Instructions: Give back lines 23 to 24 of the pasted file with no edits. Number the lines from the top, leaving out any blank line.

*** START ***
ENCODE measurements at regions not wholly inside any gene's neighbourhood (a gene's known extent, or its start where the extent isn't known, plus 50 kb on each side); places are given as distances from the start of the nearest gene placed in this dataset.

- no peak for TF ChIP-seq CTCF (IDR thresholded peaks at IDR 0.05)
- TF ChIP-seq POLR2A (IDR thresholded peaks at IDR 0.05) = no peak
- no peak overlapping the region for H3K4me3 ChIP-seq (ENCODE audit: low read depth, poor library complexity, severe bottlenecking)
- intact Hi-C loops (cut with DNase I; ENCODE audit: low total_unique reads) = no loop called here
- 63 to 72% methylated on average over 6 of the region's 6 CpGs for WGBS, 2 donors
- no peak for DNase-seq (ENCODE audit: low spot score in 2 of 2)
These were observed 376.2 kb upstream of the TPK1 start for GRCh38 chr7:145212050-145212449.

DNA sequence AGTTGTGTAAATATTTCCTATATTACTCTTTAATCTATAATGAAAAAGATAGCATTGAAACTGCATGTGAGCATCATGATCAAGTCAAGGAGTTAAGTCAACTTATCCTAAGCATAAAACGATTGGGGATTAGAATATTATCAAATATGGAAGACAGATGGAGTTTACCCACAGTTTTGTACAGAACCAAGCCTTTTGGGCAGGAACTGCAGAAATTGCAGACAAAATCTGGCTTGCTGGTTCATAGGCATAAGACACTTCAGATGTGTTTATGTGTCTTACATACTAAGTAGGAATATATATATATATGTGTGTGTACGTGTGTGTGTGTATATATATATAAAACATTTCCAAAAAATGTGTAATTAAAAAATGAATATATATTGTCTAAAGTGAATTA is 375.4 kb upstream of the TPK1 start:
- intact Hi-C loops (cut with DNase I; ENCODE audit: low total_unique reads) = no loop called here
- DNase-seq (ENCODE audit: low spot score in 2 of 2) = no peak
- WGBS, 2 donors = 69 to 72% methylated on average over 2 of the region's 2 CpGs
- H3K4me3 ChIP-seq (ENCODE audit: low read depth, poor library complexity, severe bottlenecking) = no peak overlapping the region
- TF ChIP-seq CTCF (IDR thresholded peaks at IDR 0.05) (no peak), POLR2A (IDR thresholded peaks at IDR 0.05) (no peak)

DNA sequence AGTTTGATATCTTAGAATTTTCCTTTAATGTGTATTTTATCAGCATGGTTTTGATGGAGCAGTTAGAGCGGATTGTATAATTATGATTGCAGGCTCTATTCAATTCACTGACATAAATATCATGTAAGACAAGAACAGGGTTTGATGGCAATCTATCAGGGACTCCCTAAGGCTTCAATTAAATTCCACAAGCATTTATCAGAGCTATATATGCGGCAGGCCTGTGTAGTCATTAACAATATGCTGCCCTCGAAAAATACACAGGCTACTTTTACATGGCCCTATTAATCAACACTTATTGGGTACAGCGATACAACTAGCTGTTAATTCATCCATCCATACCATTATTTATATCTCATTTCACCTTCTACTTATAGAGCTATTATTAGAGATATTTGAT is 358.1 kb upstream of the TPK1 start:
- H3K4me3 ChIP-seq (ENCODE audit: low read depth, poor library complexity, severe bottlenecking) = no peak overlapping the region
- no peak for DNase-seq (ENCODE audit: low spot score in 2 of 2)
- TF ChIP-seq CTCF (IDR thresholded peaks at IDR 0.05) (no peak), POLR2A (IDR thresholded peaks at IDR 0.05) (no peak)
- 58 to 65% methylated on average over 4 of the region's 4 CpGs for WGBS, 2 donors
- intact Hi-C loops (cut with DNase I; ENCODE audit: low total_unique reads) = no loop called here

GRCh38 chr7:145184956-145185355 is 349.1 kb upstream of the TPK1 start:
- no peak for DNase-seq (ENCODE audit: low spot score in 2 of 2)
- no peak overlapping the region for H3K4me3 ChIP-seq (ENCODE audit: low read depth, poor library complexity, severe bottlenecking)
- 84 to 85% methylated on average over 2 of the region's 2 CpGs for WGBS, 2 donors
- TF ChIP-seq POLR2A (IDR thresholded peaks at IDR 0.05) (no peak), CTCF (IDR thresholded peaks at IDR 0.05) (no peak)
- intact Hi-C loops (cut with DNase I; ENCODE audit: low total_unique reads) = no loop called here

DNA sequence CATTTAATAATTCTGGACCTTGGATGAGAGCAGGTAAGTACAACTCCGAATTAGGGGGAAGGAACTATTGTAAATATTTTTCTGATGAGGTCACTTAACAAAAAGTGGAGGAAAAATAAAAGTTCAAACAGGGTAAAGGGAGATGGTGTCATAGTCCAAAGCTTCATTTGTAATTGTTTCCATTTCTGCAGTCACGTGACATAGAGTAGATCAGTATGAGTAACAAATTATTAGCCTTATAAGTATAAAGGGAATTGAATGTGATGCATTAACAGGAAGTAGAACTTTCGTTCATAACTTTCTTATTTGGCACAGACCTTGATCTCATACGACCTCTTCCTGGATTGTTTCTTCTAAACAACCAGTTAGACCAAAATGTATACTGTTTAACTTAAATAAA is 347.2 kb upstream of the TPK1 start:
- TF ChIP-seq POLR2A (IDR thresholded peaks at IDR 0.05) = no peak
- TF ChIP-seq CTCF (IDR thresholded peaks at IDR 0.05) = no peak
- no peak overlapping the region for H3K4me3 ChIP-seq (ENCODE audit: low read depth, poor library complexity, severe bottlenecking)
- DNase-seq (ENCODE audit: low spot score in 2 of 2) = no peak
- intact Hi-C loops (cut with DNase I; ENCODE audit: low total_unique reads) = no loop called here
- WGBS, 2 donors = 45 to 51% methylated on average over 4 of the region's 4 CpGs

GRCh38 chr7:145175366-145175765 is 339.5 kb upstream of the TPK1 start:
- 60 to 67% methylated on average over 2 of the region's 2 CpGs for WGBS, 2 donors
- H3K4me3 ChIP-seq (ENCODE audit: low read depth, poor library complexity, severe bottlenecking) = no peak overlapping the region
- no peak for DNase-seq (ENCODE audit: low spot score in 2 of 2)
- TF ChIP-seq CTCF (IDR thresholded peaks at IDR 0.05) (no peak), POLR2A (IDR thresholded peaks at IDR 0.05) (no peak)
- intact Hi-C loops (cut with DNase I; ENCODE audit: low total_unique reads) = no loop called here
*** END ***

- no peak overlapping the region for H3K4me3 ChIP-seq (ENCODE audit: low read depth, poor library complexity, severe bottlenecking)
- 84 to 85% methylated on average over 2 of the region's 2 CpGs for WGBS, 2 donors